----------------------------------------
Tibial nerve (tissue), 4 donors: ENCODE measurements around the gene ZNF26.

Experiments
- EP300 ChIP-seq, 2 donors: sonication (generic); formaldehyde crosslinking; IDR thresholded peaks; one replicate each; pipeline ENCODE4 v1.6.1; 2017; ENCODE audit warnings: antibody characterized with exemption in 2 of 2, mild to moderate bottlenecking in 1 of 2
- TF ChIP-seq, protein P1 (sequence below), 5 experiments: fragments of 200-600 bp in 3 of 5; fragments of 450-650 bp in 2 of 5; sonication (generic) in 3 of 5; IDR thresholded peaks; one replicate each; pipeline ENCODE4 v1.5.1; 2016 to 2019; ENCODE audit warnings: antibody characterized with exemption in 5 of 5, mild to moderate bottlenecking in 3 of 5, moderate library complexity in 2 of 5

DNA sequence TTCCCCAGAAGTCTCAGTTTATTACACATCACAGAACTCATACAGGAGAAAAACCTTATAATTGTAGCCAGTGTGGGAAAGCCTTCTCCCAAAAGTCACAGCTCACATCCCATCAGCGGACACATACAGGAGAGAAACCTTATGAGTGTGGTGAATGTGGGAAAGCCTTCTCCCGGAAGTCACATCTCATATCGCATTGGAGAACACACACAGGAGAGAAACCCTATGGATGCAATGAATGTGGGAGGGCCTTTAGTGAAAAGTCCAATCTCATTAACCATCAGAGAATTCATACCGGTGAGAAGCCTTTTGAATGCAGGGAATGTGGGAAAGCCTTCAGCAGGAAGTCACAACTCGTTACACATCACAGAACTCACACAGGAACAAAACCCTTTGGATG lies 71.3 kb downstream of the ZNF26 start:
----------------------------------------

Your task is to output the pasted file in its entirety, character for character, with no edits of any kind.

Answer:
Tibial nerve (tissue), 4 donors: ENCODE measurements around the gene ZNF26.

Experiments
- EP300 ChIP-seq, 2 donors: sonication (generic); formaldehyde crosslinking; IDR thresholded peaks; one replicate each; pipeline ENCODE4 v1.6.1; 2017; ENCODE audit warnings: antibody characterized with exemption in 2 of 2, mild to moderate bottlenecking in 1 of 2
- TF ChIP-seq, protein P1 (sequence below), 5 experiments: fragments of 200-600 bp in 3 of 5; fragments of 450-650 bp in 2 of 5; sonication (generic) in 3 of 5; IDR thresholded peaks; one replicate each; pipeline ENCODE4 v1.5.1; 2016 to 2019; ENCODE audit warnings: antibody characterized with exemption in 5 of 5, mild to moderate bottlenecking in 3 of 5, moderate library complexity in 2 of 5

DNA sequence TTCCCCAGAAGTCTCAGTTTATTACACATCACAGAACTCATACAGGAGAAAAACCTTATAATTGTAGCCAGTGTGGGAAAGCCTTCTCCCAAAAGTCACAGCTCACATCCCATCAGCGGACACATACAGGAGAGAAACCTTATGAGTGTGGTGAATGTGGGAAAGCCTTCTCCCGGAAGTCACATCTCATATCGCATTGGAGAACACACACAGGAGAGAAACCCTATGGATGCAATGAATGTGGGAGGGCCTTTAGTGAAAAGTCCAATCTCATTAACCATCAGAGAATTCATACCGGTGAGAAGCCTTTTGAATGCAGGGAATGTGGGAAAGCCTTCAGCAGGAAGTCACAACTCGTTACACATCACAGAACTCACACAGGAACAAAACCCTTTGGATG lies 71.3 kb downstream of the ZNF26 start: